Eating out is fun. Especially with all of the options in NYC: Tender Chinese dumplings on Canal Street, spicy halal and juicy kabobs in Astoria, zesty pasta on Little Italy’s Mulberry Street – you get the point, New York’s best ethnic cuisine isn’t hard to find. What is hard, however, is the selection process, made particularly hard when you find yourself, as many New Yorkers do, on a diet. Luckily, I’ve made this easy for you! Below is a list of the best (and healthiest) options to order according to the experts at “Eat This, Not That,” when you’re dining out organized by ethnic cuisine. Bon appetite!
Forego the fried chicken, fatty nuts and thick (also fatty) oyster sauce common to platters like cashew chicken, General Tso’s and sweet and sour anything. Instead, opt for Kung Pao Chicken which is has roasted peanuts, dried chilies vegetables (bonus!) and sautéed, rather than fried, chicken. Lo mein and Chow mein dishes may feel lighter because there’s no visible sauce and at most, it appears to be noodles and vegetables or meat, right? Wrong. Chefs slather on so much extra oil to keep the noodles from sticking that a full order can pack in as much as 1,000 calories. If you’re into meat, then skip the oil and carbs and head straight for duck, which is a lean and nutritious meat that chefs work tirelessly at to remove the fat from. Here’s a pleasant surprise: Dumplings which are panfried, a less fatty way to fry food, has fewer carbs than food made from bread and turns out to a healthier option on the menu – yum! And for the record, learn to be conscious of sneaky dishes which appear healthy but contain a sodium content so high it’s lethal to dieters, like egg drop soup.
With its deep-fried tortillas, grease-soaked meat and layers upon layers of cheese, sour cream and guac, Mexican food gets a bad rep among health-conscious foodies. Although but guacamole and queso are fatty dips, guacamole contains tomatoes, olive oil and most importantly, avocados and therefore is a nutrient rich dip. Queso however, is doused with salt and considering cheese is salty enough on its own, this dip combined with fried and salted chips is a sodium hazard zone. For your entrée, opt for the vegetable-packed fajita option (cheese and sour cream optional) rather than the overly-seasoned chicken, globs of cheese and sour cream found in quesadillas. And if you’re like me, then you’re thinking that tacos may seem like the safest bet. But if they’re hard shell, then you’re wrong. Burritos, which offer the soft shell version of this Mexican fiesta, are not fried in hot oil and therefore are the better option. If you can, omit the meat and avoid sour cream which can pack extra calories. Rather, add as much hot sauce as you want as this will speed up your metabolism and likely push the meal right through your body.
Italian food is a significantly easier cuisine to navigate if you stick to one principle: The darker and less creamy the sauce, the better. Penne alla vodka, a house favorite, can be the riskiest dish to gamble on. While some calories are burned with the alcohol, the sauce can come in two varieties: dark red, chunkier and closer to the likes of tomato soup or pink, thick and creamy. Hint: The latter is the more dangerous selection. On a lighter note, during the pre-meal debate over bruschetta versus mussels, go with the leaner, low fat and high protein option – muscles. Eggplant parmigiana (my personal favorite) may seem like a leaner option since it comes with neither meat nor carby-pasta. However, if it’s breaded (though as an Italian who grew up on this dish, this ain’t the real deal) the combination with oil, cheese and sauce can tilt this dish towards the 1,000-calorie side of the scale. While chicken marsala may seem like the lighter option here, but excessive oil and prosciutto can jack the calories up before you know it.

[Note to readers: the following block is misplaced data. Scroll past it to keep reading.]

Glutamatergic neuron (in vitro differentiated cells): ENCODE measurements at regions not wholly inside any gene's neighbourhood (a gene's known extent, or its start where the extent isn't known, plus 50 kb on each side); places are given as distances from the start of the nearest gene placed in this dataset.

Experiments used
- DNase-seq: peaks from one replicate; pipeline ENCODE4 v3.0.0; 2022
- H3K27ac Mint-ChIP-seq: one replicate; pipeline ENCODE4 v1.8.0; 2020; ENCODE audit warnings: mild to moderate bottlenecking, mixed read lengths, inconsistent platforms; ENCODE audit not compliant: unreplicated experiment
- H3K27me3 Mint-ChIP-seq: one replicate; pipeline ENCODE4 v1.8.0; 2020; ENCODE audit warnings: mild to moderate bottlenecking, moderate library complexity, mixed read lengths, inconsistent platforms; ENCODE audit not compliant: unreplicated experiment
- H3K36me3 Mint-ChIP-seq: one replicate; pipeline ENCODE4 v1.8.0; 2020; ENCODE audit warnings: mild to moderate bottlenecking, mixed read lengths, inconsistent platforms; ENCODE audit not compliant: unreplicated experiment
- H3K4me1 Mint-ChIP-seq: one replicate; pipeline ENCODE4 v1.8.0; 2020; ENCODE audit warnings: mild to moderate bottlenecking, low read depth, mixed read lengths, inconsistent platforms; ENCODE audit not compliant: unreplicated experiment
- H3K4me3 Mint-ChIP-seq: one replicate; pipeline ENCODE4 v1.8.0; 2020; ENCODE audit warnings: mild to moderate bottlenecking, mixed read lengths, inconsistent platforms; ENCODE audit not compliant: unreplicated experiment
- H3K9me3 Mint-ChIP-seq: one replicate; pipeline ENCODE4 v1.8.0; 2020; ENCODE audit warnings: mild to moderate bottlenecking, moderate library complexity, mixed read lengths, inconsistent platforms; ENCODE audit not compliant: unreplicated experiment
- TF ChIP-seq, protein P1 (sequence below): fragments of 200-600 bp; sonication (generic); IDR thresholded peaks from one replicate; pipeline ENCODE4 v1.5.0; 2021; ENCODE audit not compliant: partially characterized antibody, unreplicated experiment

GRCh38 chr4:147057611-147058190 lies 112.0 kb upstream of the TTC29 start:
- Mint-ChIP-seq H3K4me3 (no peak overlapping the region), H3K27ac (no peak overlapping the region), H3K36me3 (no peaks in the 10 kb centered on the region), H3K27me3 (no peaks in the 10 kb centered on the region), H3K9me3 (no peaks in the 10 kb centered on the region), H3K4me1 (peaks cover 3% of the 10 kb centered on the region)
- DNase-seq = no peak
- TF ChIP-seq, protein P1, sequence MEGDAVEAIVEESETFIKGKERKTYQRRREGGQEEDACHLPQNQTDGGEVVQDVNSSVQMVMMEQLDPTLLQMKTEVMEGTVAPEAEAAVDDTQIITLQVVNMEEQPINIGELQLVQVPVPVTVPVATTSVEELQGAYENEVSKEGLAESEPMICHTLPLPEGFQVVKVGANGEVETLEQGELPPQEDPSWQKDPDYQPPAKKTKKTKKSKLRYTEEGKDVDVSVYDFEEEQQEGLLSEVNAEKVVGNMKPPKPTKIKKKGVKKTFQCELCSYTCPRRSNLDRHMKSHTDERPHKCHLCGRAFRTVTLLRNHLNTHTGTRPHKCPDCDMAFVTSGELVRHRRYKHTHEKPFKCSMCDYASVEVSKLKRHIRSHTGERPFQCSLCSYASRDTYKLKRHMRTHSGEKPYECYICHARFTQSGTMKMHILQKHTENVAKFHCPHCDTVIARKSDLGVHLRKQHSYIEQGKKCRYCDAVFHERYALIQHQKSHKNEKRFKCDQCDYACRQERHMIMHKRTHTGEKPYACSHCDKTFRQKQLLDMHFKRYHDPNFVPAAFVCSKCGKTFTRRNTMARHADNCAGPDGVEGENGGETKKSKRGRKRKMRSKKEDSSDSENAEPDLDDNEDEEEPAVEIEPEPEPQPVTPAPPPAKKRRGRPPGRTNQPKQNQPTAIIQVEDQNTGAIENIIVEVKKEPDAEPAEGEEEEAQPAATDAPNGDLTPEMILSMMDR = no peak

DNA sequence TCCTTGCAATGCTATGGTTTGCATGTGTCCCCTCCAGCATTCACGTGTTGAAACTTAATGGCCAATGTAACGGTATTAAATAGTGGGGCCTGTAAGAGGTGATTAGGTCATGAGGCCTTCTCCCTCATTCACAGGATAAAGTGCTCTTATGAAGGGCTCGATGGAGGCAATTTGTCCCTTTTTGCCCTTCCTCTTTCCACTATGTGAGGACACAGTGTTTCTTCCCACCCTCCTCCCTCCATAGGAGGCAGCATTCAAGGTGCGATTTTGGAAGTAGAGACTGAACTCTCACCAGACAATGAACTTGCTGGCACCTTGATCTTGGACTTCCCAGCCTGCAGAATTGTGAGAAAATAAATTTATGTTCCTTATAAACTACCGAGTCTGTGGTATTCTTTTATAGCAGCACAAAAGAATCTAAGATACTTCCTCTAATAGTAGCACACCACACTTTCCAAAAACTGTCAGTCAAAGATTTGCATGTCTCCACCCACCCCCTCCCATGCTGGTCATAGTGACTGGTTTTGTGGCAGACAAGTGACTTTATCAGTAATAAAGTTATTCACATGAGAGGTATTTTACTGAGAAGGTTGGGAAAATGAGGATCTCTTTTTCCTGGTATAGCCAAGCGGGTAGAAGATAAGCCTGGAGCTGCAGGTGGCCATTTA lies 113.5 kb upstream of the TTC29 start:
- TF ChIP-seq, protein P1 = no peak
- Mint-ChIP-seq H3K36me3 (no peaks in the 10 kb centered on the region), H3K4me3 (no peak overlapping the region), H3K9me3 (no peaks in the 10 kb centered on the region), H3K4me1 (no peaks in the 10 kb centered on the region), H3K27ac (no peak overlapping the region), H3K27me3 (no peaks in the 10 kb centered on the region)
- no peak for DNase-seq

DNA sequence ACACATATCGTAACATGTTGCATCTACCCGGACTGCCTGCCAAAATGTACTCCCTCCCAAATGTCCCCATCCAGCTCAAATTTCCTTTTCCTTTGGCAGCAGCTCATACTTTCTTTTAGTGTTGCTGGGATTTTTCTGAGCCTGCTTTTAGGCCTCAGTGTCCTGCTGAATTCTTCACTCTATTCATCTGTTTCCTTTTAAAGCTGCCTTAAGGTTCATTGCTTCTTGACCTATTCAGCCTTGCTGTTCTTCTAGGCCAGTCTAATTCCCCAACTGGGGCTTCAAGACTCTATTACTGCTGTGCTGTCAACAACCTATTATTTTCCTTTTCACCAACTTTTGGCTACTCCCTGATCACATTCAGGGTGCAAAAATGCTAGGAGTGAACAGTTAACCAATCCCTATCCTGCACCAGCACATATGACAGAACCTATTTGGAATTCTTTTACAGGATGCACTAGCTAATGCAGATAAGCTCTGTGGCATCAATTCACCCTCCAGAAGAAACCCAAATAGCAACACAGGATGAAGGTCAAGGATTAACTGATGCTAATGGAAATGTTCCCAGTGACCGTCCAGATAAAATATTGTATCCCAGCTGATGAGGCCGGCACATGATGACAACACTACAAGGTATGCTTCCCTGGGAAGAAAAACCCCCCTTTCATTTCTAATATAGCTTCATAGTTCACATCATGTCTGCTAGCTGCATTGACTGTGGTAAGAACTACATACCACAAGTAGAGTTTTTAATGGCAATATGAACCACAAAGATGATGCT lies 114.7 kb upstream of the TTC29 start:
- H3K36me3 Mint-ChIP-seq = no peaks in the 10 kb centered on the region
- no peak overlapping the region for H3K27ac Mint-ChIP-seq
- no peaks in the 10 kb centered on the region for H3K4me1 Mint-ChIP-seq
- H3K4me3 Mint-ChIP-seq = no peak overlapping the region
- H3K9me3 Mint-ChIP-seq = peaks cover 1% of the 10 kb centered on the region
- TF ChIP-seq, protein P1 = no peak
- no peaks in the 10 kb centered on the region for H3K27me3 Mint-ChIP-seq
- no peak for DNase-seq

While staples of Greek food include olives, nuts, chickpeas and fish, all of which bursting with nutrients, many of the signature dips will widen your waistline, not shrink it. Souvlaki, or grilled lamb skewers, may at first seem like lighter fare since it’s only seared meat on a stick. However lamb is high in saturated fat so opt for chicken instead. In fact, even keftedes (or meatballs), high in protein, are healthier than lamb. Moussaka may be hefty with nutrients from potato and/or eggplant, but it’s hefty in calories too: Fried and mixed with egg, milk, cheese and minced meat make this plate something you should dodge. Rather, go for the spanakopita which is just as traditional but, with its folic acid-packed spinach and high calcium feta cheese, this pie is the much smarter choice.
This spicy cuisine has skyrocketed in popularity since the ‘80s when there were only 18 Indian restaurants in the entire city. However, just because many of the dishes are vegetarian-based does not automatically make Indian food a safe bet. In fact, any of the appetizers don’t differ so much from American style apps: That is they’re deep fried (think: samosas, yum…). It’s better to skip the oily starters and dive into the main, with something like tandoori which is marinated and baked (in a “tandoor”), not fried, and is lighter on the sauce anyway. By the same token, avoid thick creamy sauces like Korma, which is not only made with milk, but coconut milk – double whammy. Aloo gobi, a dish of potatoes and cauliflower made yellow by its main spice, turmeric, is full of healthy antioxidants and would make a better pick. Side note: Saag panner, a dish composed primarily of spinach with little cheese cubes thrown in may appear to be a lighter dish at first sight. However, the spinach has a cream base and the added cheese doesn’t exactly help the caloric index.
Note: These pointers were summarized from the experts at “Eat this, not that.”